Con Air: John Malkovich fondly remembers Cyrus “The Virus”

While some might assume John Malkovich would look down his nose at Con Air, the truth is he remembers playing Cyrus the Virus quite fondly.

Con Air John Malkovich

John Malkovich is currently out promoting his new Apple TV series, The New Look (read our review), in which he plays Lucien Lelong, a famous French couturier, opposite Ben Mendelsohn as Christian Dior and Juliette Binoche as Coco Chanel. To mark the occasion, he sat with GQ to reminisce about some of his most prominent roles, including his famous turn as Cyrus “The Virus” Grissom in Con Air, opposite Nicolas Cage.

At the time, Malkovich was working with an English author on a script they wanted to make when the script for Con Air came in. “I get this script; I see that it’s called Con Air. I look at the cast of characters and notice they’re all named after romantic poets. I take the script and fling it about fifteen meters across the kitchen.” He remembers his English novelist colleague looking at him quizzically and telling him that, as a novelist, he’d never actually read a screenplay and wanted to give it a look. “The next morning, he came downstairs and gave this big speech saying, I’m so glad I’m working with someone like you who would have so much integrity that he would never imagine doing a film like this. And I said, whoa, I’m doing the film. And he goes, ‘You didn’t read it,’ and I said, ‘I didn’t have to read it; I get exactly what it is. You better believe I’m doing it!’

He goes on to fondly remember the shoot, with Jerry Bruckheimer’s entourage of tough guys making a significant impression on Malkovich. “All I really remember about it is Jerry Bruckheimer, who I liked very much; he always had this pack, and they were like extras in a way. But, who were fantastically entertaining. Danny Trejo had a role, but there were other ones like Marty McSorley (the pilot), who was a hockey enforcer, and Conrad Goode (Viking), who was an NFL football player—super entertaining, very male energy. When we break into the cockpit to take over, this guy Marty McSorley he’s supposed to put up resistance because he’s one of the pilots. He just grabbed me by the throat and put me like that (mimes holding someone up in the air with one hand) with one arm.”

He also mentioned that using so many pyrotechnics in the desert made for a challenging shoot. “I’d known Steve Buscemi, who was a fireman, and we were having trouble having too little or too much smoke. I was just reminded of this the other day because I was just in LA doing press, and I saw David (Dave) Chapelle, who was in Con Air. We had such trouble regulating the smoke. So, finally grabbed the machine and gave it to Buscemi, who was in the shot.” Remembering that Buscemi was once a fireman, he thought he could do the best job regulating the smoke. He remembers saying, “You were a fireman; just shut up and do the thing – which he did quite well, of course.”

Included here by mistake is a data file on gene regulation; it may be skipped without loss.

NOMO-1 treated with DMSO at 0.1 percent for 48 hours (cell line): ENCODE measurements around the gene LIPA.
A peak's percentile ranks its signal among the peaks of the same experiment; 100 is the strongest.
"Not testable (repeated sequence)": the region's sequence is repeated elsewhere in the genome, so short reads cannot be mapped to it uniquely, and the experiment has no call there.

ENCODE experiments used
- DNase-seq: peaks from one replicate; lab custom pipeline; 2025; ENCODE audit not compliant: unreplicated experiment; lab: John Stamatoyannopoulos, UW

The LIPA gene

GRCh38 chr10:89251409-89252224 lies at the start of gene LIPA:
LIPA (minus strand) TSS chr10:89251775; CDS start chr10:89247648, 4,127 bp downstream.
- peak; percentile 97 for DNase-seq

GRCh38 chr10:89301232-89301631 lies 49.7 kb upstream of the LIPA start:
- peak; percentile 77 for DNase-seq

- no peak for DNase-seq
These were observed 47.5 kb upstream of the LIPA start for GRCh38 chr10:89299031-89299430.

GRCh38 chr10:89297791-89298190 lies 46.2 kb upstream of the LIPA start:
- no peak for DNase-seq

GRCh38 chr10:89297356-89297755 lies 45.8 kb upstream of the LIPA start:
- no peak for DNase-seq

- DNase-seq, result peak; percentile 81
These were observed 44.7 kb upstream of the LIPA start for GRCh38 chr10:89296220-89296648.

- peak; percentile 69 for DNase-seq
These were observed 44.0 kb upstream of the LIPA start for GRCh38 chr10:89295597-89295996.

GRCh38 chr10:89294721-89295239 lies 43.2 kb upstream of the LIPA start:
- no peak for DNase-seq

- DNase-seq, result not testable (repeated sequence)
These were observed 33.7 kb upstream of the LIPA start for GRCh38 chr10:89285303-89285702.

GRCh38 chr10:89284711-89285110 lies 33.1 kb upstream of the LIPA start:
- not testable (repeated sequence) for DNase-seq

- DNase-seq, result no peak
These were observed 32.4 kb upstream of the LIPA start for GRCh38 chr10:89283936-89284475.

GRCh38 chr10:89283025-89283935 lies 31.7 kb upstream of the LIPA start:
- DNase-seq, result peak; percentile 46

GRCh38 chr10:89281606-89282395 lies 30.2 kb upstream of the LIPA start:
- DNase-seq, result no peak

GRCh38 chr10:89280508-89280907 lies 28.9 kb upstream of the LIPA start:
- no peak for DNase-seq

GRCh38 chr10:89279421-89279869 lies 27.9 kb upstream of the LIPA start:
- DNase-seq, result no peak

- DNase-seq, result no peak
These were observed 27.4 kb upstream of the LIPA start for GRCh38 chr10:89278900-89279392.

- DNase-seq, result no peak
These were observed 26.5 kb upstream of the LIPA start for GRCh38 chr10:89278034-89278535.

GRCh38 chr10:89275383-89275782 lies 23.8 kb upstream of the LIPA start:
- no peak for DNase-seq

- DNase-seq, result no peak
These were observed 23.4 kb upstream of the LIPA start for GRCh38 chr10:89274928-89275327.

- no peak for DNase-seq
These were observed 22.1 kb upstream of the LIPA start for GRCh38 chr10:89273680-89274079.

He also fondly remembered some of the dialogue, particularly “Cy-anara” and when he tells Buscemi’s serial killer character, “I love your work.” Interestingly, he reveals Nicolas Cage came up with the “One move and the bunny gets it line.” 

Indeed, he said for years, people remembered him best for that role. “For years, Cyrus The Virus was the calling card.” He also nostalgically looks back at the big “walking away from an explosion” scene. “There’s a big explosion in Con Air. In later years, Andy Samberg did a song, “Cool Guys Don’t Look at Explosions.” I remember when we did that, we had a big safety meeting, and I think the guy that ran that was called Ken… they explain this whole thing….at 30 yards this… 70 yards that. Kenny asked who wants to count it out?” He said the cast of tough guys playing the cons looked at him, assuming he would be the best in counting. “Everyone’s still alive, so I guess I could count.”

For more Con Air goodness, check out this retrospective video we did recently. 

About the Author

Chris Bumbray began his career with JoBlo as the resident film critic (and James Bond expert) way back in 2007, and he has stuck around ever since, being named editor-in-chief in 2021. A voting member of the CCA and a Rotten Tomatoes-approved critic, you can also catch Chris discussing pop culture regularly on CTV News Channel.